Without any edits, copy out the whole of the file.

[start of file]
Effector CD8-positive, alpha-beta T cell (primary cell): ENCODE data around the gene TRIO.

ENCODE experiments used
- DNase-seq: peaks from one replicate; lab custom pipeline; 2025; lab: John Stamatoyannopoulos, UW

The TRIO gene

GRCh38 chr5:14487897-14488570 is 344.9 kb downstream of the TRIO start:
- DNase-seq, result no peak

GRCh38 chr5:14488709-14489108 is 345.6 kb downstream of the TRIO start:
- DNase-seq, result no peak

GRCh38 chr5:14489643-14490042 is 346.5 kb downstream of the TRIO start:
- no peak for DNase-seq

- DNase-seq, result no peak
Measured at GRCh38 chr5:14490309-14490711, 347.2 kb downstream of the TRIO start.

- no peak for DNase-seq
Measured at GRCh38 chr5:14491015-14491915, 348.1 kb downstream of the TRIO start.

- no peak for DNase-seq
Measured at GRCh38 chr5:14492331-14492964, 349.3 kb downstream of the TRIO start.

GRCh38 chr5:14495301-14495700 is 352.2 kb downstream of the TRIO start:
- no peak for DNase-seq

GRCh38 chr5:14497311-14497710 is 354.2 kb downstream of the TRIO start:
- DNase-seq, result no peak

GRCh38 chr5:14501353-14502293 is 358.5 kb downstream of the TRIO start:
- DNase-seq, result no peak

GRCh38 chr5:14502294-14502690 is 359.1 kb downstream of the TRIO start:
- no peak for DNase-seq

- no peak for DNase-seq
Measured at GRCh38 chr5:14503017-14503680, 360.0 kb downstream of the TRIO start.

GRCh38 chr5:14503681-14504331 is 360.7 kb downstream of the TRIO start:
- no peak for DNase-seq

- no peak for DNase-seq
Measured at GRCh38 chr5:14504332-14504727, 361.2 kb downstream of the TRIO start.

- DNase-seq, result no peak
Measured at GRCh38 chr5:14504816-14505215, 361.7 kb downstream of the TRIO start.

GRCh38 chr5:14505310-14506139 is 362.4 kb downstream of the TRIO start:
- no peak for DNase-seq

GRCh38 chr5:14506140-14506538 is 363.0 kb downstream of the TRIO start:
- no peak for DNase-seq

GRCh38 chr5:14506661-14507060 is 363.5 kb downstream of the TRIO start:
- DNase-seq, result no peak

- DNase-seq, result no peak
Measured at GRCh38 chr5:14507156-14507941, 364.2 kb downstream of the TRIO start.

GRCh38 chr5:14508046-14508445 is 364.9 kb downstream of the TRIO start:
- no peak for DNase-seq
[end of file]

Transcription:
Effector CD8-positive, alpha-beta T cell (primary cell): ENCODE data around the gene TRIO.

ENCODE experiments used
- DNase-seq: peaks from one replicate; lab custom pipeline; 2025; lab: John Stamatoyannopoulos, UW

The TRIO gene

GRCh38 chr5:14487897-14488570 is 344.9 kb downstream of the TRIO start:
- DNase-seq, result no peak

GRCh38 chr5:14488709-14489108 is 345.6 kb downstream of the TRIO start:
- DNase-seq, result no peak

GRCh38 chr5:14489643-14490042 is 346.5 kb downstream of the TRIO start:
- no peak for DNase-seq

- DNase-seq, result no peak
Measured at GRCh38 chr5:14490309-14490711, 347.2 kb downstream of the TRIO start.

- no peak for DNase-seq
Measured at GRCh38 chr5:14491015-14491915, 348.1 kb downstream of the TRIO start.

- no peak for DNase-seq
Measured at GRCh38 chr5:14492331-14492964, 349.3 kb downstream of the TRIO start.

GRCh38 chr5:14495301-14495700 is 352.2 kb downstream of the TRIO start:
- no peak for DNase-seq

GRCh38 chr5:14497311-14497710 is 354.2 kb downstream of the TRIO start:
- DNase-seq, result no peak

GRCh38 chr5:14501353-14502293 is 358.5 kb downstream of the TRIO start:
- DNase-seq, result no peak

GRCh38 chr5:14502294-14502690 is 359.1 kb downstream of the TRIO start:
- no peak for DNase-seq

- no peak for DNase-seq
Measured at GRCh38 chr5:14503017-14503680, 360.0 kb downstream of the TRIO start.

GRCh38 chr5:14503681-14504331 is 360.7 kb downstream of the TRIO start:
- no peak for DNase-seq

- no peak for DNase-seq
Measured at GRCh38 chr5:14504332-14504727, 361.2 kb downstream of the TRIO start.

- DNase-seq, result no peak
Measured at GRCh38 chr5:14504816-14505215, 361.7 kb downstream of the TRIO start.

GRCh38 chr5:14505310-14506139 is 362.4 kb downstream of the TRIO start:
- no peak for DNase-seq

GRCh38 chr5:14506140-14506538 is 363.0 kb downstream of the TRIO start:
- no peak for DNase-seq

GRCh38 chr5:14506661-14507060 is 363.5 kb downstream of the TRIO start:
- DNase-seq, result no peak

- DNase-seq, result no peak
Measured at GRCh38 chr5:14507156-14507941, 364.2 kb downstream of the TRIO start.

GRCh38 chr5:14508046-14508445 is 364.9 kb downstream of the TRIO start:
- no peak for DNase-seq